Tag: Thrifting

San Francisco Vintage Just Around the Corner

San Francisco Vintage Just Around the Corner

If you’ve been following along then you know I’ve been having fun in the sun in San Francisco this past week. And I can tell you, I now know first-hand why Tony Bennett sang about leaving his heart in SF – yes, I have fallen in…

‘Propping’ for Victoria Vintage Expo: A RetroTable Makeover

‘Propping’ for Victoria Vintage Expo: A RetroTable Makeover

If you’ve been following along then you will remember all the DIYing that went into ‘propping’ for Audrey Would!’s booth at last year’s Victoria Vintage Expo. If you missed all the frenzy, there was… (1) A pine bookcase that got Hollywood Glammed! (2) A piano bench that jumped…

A Chic New Look With Country Chic Paint!

A Chic New Look With Country Chic Paint!

I thrifted this sad little table almost a year ago; you might remember this shot I shared back then of my rescue piece. The lamp, however, was SO left behind!

Leather Topped End Table 'Before'

Overall the table was in pretty rough shape, other than the leather top. When my daughter Kaleigh saw it she wanted to make it hers – after a DIY of course! 😉 She wanted it black, I wasn’t so sure, and she insisted the vintage knobs needed to go. Huh?

I found replacement vintage knobs at General Salvage early in the game.

Replacement Knobs

That’s basically where the DIY was left.

Fast forward to Country Chic Paint, a new quality chalk paint local to Duncan, and suddenly this table was front of mind!

Country Chic Paint (1)

With the leather top to consider, I wasn’t too keen on extra sanding and priming, and with this paint I could leave out both! Country Chic Paint requires little to no prep, has no VOCs, is near odorless and dries quickly. Bonus!! I think you know where I’m going with this.

One can of Liquorice coloured Country Chic Paint for the makeover!

Country Chic 'Liquorice' Chalk Paint

Before I could begin I had to do a little prep. Some gluing and repairs were needed where one spindle had broken away from the table base.

Leather Top End Table Repairs

And because the table was in such tough shape I actually did do some pre-sanding to smooth the rough patches and edges a little.

Leather Top End Table - Sanding Prep

The table also had a glossy finish on it,  so a light sanding helps the paint stick. Priming is actually recommended for certain surfaces like mahogany, but I opted out of the priming because of the darker colour it was being painted. I wasn’t worried about bleed through from resins in the wood, but I’ve had that misfortune in the past. More on that here!

I also protected the leather top by covering it with paper and taping it off. I made sure the paper went over the gold leaf tooling because I was worried the tape might pull the gold off.

Leather Top End Table - Tabletop Prep 2

The last thing I did was raise the table on pushpins. This is a great trick for painting right to the bottom of the legs!

Leather_Top_End_Table_-_Painting_Prep_2

I used a synthetic bristle paintbrush, and ended up cutting the handle off because it kept getting in the way of painting the lower shelf!

Leather Top Table Makeover - Synthetic Paint Brush

The paint was a dream to work with. It went on easily, dried quickly and no lumps were left behind. The best part… no sanding needed between coats!

Leather Top End Table - 1st & 2nd Coats Paint

I actually liked the look after the first coat – some of the original brown was peeking through, but Kaleigh wasn’t game. She also didn’t want me to do any distressing – one of the very things chalk paint is so awesome for! After the second coat I let the paint dry overnight, and then applied the finishing wax. All the waxes are made up of bees wax and other natural oils. No solvents!

I applied natural coloured wax first as a protective layer, and here you can see the waxy shine next to the unwaxed chalky surface.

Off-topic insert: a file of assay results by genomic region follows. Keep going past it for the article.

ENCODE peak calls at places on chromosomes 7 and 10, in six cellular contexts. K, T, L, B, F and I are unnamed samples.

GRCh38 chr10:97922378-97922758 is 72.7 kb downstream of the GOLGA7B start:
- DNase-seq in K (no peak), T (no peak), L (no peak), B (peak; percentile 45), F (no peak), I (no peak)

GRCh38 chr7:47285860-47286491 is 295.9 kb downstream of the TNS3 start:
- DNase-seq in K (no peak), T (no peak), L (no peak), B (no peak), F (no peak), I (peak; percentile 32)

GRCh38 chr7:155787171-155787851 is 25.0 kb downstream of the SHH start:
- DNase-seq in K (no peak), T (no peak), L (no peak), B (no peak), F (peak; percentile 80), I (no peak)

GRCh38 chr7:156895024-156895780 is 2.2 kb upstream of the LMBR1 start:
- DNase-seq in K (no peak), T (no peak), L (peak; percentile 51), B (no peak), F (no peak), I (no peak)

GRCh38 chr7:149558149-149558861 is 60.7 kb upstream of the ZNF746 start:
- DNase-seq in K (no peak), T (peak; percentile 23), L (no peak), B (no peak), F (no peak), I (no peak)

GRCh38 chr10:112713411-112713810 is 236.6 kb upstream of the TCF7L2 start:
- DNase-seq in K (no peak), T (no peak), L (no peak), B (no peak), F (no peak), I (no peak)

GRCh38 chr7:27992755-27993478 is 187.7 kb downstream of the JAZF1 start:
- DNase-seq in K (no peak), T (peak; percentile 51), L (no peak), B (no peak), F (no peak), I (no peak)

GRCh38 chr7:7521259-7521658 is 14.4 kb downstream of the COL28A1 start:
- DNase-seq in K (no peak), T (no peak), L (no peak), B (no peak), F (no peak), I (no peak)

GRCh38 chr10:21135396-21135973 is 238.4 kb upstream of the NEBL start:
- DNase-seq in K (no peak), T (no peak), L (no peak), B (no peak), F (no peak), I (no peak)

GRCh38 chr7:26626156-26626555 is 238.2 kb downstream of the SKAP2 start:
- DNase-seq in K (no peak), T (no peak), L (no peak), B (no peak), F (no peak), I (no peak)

Leather Top Table - Wax Coats

I used the antiquing wax for a second round because I wanted to tone down the black of the liquorice. The antiquing wax did the trick adding just the hint of brown I was hoping for. If you compare the bottom table image to the one above it you can see the difference.

One of the reasons for this tutorial is to demonstrate that chalk paint is versatile. It is commonly used for antiquing, distressing and giving pieces an aged look, but as you can see it is also great for a shiny finished look!

Here’s a look at the stages.

Before:

Leather Top Table Makeover - Before

Chalk Paint applied, but no wax:

Leather Top Table Makeover - In Progress - Chalk Paint Only

Antiquing wax applied and leather top treated with leather conditioner.

Leather Top Table - After 011

Notice how the liquorice colour pulls out the black tooling detail in the border and makes it pop?

Here’s a closer look…

Leather Top Table - After 076

In the lower left corner you can also see the brownish hue of the antiquing wax along the beveled edge of the table.

What do you think? Are you ready for a brandy??

Leather Top Table - After 074

Thank you Country Chic Paint for introducing me to your product!

And thank YOU for stopping by!

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Photographs by Sheila Zeller. Please link and credit if you choose to use! 🙂

 

The Cycle of A Thrift!

The Cycle of A Thrift!

How was your weekend? All-in-all ours was pretty darned good since we were able to capitalize on the bright spots in our mixed bag of weather! Saturday we wandered through the Duncan Farmer’s Market, stopping in for a chat at some of our favorite stands.…

Guest Post by Meghan Plowman from The Orchard: Tips for Decorating with Vintage Finds

Guest Post by Meghan Plowman from The Orchard: Tips for Decorating with Vintage Finds

Good morning and welcome to a special guest post feature! Today I am really excited to introduce Meghan Plowman, lifestyle photographer and author of The Orchard blog! Meghan and I became virtually acquainted in a really neat kind of way… Believe it or not, I…

Why Do I Love Vintage?

Why Do I Love Vintage?

Why do I love vintage?

I attended an estate sale yesterday that was run by the family members, and as pieces were contemplated by those of us looking to buy, stories and memories were shared. I felt privileged to be in the midst, as it was clear the pieces for sale had seen many years of family love… and as each member shared another moment connected back to their treasures, the reasons that I love vintage were underscored for me.